Venice, in 1779, in folio.
Paris. 8vo. 20 Voyage à La Mer du Sud, fait par quelques officiers com
mandant le vaisseau le Wager. Pour servir de suite au
Messrs. Bulkely and Cummins, London, 1743; of Alexander Campbell,
ce que l'on sçait des mæurs et des productions des contrées
end of the work. Translated into German, with additions by J. C.
Terra Australis Cognita, 1766. 22 *REISE NACII PENNSYLVANIEN von 1750 bis 1754. Von Gottlieb Mittelberger.
Stuttgard. 8vo. Meusel, ii. 1, 385. A work made up from this, and from Kalm, was pub1757.
lished in French, at Paris, in 1768.
from the commencement of the French hostilities on the fron-
the characters of those who opposed his measures.” M. R. xvi. p.521.
to America, a sketch of that beautiful country; with remarks
tants. To which are subjoined, notes critical and explanatory. 8vo.
London, 3 The conteST IN AMERICA between Great Britain and France,
with its consequences and importance, giving an account of
necessary security for our colonies. By an impartial hand. 8vo. pp. 294.
inequality of style, a want of method, and a disgusting iteration of the
tiality.” Written by Dr. Mitchell.
or Universal Evening Post, No. 115. Containing an enquiry
Cape Breton. In a letter to a Member of Parliament. London.
M. R. xvii. p. 470.
1757. 5 *A Letter to a Member of Parliament, on the importance of
the American colonies, and the method of making them most useful to their mother country.
London. 8vo. 6 * PROPOSALS for uniting the English colonies on the continent
of America, so as to enable them to act with force and vigour against their enemies.
London. 8vo. 7 *A LETTER from a merchant of the city of London to the R—t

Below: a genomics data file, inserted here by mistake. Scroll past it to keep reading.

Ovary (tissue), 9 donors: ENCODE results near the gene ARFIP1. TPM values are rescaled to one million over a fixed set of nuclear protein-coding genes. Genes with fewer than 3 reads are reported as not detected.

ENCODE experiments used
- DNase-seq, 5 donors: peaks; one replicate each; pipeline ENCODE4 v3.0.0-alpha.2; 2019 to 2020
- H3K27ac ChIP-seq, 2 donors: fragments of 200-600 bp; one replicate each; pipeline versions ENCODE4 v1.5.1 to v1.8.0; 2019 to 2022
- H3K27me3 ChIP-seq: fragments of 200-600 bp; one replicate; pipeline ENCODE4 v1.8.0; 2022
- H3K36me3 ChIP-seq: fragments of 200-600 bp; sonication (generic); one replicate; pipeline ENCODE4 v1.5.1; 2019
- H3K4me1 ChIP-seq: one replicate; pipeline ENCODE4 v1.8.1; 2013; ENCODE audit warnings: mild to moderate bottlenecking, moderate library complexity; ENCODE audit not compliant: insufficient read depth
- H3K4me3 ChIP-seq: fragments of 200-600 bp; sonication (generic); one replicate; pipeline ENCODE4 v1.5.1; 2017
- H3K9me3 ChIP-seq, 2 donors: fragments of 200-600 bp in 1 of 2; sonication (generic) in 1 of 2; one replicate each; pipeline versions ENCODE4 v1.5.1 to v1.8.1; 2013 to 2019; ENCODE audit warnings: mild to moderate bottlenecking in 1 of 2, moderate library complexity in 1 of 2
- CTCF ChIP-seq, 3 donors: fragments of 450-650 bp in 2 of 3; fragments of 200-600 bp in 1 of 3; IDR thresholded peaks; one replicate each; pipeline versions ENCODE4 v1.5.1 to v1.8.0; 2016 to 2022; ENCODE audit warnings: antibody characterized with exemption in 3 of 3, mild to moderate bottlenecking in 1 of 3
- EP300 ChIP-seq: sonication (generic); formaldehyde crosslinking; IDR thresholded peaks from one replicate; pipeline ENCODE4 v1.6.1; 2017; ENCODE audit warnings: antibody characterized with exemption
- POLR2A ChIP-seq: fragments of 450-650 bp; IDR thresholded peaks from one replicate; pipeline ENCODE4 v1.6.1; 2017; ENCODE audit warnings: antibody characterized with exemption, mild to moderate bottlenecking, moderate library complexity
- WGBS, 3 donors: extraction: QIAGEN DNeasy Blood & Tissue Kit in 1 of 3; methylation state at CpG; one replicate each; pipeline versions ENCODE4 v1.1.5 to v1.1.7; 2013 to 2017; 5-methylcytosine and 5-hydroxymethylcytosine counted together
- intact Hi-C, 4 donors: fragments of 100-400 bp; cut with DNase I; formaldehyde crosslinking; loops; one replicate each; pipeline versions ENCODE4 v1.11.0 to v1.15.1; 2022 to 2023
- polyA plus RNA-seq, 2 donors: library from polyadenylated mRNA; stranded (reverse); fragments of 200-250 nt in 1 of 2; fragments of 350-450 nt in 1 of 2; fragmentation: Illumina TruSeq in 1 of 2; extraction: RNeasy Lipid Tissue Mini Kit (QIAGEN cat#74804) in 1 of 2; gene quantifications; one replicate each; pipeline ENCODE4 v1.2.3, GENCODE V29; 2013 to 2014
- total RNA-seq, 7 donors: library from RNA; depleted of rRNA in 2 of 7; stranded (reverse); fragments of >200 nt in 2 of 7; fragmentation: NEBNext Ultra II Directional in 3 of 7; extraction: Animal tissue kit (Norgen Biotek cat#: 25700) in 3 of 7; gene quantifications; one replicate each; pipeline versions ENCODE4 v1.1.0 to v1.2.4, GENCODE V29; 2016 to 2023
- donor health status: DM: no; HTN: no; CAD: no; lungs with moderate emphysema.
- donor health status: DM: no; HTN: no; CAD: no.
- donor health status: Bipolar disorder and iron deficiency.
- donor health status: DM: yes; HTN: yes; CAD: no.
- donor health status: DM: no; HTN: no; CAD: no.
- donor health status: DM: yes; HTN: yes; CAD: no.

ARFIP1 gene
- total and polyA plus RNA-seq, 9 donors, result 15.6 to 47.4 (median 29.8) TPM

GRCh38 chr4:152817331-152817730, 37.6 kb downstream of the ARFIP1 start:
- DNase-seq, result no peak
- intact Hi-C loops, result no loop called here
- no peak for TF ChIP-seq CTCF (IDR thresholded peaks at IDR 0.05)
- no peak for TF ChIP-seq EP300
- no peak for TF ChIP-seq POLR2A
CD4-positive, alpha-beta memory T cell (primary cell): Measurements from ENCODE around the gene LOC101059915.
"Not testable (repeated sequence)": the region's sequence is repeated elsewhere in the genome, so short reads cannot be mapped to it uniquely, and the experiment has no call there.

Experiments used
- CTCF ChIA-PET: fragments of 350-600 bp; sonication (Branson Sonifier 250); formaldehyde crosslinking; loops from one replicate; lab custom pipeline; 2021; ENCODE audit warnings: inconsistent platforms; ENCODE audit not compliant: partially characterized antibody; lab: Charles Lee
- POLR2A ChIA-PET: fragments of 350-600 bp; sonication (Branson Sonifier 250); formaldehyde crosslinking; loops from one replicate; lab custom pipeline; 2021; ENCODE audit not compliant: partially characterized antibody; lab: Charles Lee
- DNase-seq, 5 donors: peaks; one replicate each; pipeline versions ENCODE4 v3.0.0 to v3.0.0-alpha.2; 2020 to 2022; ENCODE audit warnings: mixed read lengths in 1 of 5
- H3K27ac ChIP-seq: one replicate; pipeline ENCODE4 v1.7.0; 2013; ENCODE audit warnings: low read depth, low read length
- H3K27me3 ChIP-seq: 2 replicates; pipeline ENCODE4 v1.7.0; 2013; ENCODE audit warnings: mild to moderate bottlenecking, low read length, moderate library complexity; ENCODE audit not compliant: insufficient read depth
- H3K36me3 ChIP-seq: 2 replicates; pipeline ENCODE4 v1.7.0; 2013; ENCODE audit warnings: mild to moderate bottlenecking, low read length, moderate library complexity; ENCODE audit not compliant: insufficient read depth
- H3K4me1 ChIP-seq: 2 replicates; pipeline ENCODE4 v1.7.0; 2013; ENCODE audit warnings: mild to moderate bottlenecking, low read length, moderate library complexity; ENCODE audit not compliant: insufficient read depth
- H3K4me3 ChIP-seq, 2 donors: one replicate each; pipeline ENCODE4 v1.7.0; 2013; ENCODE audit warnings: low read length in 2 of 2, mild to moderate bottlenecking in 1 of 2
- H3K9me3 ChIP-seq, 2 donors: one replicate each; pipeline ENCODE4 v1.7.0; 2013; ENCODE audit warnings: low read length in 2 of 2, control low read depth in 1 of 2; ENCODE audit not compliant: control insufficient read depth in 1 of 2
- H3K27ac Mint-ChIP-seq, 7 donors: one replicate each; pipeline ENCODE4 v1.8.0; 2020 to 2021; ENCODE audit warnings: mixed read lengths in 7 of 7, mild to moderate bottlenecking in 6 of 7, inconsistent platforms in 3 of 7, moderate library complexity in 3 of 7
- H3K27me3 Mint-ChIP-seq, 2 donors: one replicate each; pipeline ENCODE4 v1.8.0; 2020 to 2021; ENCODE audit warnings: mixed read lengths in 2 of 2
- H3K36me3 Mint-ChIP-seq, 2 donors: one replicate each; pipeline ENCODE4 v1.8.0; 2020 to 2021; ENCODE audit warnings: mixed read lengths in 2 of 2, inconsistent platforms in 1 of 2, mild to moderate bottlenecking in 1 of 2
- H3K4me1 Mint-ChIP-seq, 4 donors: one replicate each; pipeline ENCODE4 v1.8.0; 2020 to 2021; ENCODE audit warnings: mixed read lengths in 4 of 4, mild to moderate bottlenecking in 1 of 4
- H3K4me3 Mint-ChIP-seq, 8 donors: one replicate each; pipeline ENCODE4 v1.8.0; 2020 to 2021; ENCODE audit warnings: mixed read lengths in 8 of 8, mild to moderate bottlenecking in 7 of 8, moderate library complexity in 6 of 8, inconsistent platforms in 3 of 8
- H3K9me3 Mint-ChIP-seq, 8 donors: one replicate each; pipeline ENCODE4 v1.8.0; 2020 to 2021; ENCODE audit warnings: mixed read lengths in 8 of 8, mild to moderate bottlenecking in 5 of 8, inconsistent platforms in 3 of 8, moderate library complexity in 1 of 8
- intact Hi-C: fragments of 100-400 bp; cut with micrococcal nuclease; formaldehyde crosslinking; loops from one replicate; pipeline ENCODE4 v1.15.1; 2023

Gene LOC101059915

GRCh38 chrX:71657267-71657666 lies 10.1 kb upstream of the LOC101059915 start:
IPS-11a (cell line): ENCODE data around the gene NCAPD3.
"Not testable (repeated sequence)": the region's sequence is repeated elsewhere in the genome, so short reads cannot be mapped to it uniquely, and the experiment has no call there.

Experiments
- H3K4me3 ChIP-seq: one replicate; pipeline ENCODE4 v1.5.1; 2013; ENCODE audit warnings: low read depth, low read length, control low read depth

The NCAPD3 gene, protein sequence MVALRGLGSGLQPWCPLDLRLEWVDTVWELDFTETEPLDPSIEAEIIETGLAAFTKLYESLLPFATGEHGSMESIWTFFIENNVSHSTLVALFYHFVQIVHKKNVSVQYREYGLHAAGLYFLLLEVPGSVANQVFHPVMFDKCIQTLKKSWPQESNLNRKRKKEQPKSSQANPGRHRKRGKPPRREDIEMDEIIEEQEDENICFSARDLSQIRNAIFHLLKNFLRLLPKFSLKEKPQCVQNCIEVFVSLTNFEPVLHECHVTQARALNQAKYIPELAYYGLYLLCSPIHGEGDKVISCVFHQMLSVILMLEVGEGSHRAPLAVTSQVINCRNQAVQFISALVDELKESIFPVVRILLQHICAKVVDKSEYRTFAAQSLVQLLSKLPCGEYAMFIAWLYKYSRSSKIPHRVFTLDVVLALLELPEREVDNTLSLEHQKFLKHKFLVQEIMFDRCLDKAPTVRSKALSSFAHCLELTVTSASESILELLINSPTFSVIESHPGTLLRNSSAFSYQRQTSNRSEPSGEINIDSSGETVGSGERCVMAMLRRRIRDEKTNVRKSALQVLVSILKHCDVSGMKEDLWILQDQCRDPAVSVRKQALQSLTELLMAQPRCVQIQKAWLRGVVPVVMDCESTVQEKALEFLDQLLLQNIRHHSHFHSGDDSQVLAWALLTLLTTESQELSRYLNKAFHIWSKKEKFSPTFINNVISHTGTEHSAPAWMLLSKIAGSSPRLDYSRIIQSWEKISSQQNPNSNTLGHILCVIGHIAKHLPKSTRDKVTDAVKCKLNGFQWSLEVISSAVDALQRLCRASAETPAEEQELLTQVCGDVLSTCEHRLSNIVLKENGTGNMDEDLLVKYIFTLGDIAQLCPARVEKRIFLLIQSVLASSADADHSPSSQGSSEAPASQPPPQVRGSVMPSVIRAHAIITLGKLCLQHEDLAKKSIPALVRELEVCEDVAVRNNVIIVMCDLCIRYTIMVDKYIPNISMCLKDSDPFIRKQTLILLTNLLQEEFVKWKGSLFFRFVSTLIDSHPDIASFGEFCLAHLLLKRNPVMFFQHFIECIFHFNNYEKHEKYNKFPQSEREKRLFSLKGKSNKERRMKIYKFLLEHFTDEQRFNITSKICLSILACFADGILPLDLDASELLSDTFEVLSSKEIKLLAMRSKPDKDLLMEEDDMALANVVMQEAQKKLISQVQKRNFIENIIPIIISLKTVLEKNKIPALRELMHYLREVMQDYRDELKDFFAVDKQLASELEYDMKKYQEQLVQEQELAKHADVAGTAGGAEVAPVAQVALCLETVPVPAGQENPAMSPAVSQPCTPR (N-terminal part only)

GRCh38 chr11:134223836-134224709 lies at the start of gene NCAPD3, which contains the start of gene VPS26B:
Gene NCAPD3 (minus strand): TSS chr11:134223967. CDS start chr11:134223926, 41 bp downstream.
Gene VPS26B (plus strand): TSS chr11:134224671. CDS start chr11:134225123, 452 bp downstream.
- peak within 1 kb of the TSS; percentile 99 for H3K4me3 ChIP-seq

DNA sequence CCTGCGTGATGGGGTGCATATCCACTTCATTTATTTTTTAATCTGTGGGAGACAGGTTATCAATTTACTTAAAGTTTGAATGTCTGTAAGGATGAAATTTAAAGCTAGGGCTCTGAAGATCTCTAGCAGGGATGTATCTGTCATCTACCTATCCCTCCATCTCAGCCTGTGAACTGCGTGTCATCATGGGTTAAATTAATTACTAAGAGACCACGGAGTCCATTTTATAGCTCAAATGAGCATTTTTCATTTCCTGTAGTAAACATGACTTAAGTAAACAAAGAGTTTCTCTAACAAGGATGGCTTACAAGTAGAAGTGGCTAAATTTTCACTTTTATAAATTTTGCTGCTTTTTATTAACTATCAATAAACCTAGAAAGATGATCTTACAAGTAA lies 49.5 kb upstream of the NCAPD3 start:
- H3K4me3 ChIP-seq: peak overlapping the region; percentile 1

H—ble W. P., esq., upon the affairs of North America and the West Indies ; our American trade; the destination of our squadrons and convoys ; new taxes, and the schemes proposed
for raising the extraordinary supplies for the current year. 8vo.
London. The three foregoing from the M. R. xvi. p. 171–4. 8 THE CONDUCT of the late Ministry, or Memorial, containing a
summary of facts, with their vouchers, in answer to the observations sent by the English ministry to the courts of Europe, &c.
London. 8vo. See “Mystery Revealed," 1759. This work was published, probably by
authority of the French government, in consequence of a piece sent by direction of H. B. M. to most of the courts of Europe, entitled “ Obser
vations on the Memorial of France." 9 THE MILITARY HISTORY OF GREAT BRITAIN, for 1756, 1757.
Containing a letter from an English officer at Canada, taken prisoner at Oswego; exhibiting the cruelty and infidelity of the French, and their savage Indians, in times of peace and war; shewing their superior advantages, and the only means of redress; and impartially delineating the present state of our colonies in America, with some hints for their future regulation. Also a journal of the siege of Oswego, and the articles of ca
pitulation; with a particular table of their inhabitants, &c. 8vo.
London. “A collection of different papers, from different quarters; and very impro
perly entitled a History. However, as the materials have the appearance of authenticity, they may possibly be of use in future compilations ; but certainly the public ought to be told what authority they come from.” M. R. xvii. p. 375.